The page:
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I want to unique an array of n elements.

n can be up to 10^9, and even 10^11.

That is, the elements may not all fit in the memory. So the naive sort and unique approach below will not work( too slow: sort and unique a 10^8 array takes half a minute by one thread ).

sort( a.begin(), a.end() ); a.erase( unique(a.begin(), a.end() ), a.end() );

Luckily, there is something help to design the algorithm:

  • The elements fit in the 64-bit unsigned integer( uint64_t ). Since the elements are generated by a hash function, so we can assume it satisfies uniform distribution( ~U(0, 2^64-1) ).

  • I have a cluster of no less than 10 multicore computers/nodes, so the algorithm can (and should) be designed distributed. And I have the authority to run the MPI C++ code. ( However, the cluster do not belong to myself, sometimes there may be other programs competing for the CPU time on any computer/node. So the tasks are better dispatched to each computer/node dynamically )

  • Each computer/nodes have no less than 8 cores, no less than 64G main memory, and no less than 100G SSD free space. Moreover, they are connected by Gigabit Ethernet.

Could anyone help to give any suggestion on designing the algorithm? The approach is in need to run multi time. I wish to get the result in one hour on the cluster.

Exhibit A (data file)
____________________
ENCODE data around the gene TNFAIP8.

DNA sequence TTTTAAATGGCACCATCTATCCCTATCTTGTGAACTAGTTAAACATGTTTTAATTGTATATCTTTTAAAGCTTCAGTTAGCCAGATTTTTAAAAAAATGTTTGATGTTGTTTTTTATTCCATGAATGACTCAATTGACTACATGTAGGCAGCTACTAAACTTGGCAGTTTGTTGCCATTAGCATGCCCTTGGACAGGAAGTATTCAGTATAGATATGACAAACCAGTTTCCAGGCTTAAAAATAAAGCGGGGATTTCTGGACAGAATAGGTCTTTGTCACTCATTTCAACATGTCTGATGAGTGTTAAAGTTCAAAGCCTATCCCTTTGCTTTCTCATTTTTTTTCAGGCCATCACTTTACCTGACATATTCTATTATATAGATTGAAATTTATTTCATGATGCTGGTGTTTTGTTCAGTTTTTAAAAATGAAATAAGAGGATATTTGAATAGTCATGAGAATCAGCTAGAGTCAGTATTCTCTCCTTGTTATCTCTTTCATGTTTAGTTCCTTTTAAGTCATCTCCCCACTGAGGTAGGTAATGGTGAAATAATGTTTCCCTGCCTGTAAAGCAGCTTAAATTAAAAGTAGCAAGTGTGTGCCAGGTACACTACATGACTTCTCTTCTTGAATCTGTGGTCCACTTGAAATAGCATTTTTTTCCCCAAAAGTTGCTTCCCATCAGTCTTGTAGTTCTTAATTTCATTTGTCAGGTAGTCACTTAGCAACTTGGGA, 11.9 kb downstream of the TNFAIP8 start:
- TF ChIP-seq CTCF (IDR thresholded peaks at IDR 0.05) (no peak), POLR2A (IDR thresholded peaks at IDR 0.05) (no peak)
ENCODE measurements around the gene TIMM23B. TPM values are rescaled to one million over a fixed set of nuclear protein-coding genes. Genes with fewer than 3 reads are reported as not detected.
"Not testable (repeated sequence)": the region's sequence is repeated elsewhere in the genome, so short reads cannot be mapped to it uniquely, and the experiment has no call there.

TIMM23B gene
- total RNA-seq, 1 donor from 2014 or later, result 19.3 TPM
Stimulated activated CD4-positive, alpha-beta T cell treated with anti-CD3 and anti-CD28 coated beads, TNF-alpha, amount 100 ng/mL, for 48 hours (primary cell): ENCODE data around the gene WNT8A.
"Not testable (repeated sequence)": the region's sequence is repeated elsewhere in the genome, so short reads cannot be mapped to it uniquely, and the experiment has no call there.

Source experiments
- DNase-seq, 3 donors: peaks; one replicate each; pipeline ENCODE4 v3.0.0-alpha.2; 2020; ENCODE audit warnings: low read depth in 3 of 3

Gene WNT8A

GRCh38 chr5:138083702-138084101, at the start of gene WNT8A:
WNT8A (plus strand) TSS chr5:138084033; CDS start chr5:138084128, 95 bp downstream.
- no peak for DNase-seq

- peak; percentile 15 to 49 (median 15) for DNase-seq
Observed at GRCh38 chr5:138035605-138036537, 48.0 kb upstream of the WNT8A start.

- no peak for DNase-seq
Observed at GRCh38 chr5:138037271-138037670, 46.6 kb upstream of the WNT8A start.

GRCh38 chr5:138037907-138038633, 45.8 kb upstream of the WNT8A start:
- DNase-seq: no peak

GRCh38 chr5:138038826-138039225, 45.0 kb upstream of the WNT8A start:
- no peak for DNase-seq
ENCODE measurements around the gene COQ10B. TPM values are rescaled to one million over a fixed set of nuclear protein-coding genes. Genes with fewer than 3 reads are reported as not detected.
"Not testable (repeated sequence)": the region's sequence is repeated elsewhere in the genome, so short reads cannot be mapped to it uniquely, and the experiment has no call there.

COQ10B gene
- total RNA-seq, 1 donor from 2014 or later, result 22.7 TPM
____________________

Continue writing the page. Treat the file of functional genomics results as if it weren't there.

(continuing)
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Are there a lot of duplicates ore are they quite rare? – MrSmith42 Sep 20 '13 at 11:55
You could try std::set? – Neil Kirk Sep 20 '13 at 12:03
I am not sure "Are there a lot of duplicates or are they quite rare?" Without the experimental result. I could only assume it satisfies uniform distribution. – buaagg Sep 20 '13 at 12:16
You should rehash into a smaller hash space, say 32bit, distribute the bins accross the cluster and remove duplicates within each bin in parallel. – Dmitri Chubarov Sep 21 '13 at 3:32

2 Answers 2

Split your data into 2 parts. Assuming one part will fit in memory easily. Sort and make every part unique. Save it to a file (can be done concurrently). Like merging two sorted sets you only need the head of every part. Processed elements can be written to disk.

Generalization from 2 to N parts is easy.

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You may also have a look at the references given in this SO answer for parallel sorting algorithms to get some inspiration :-)

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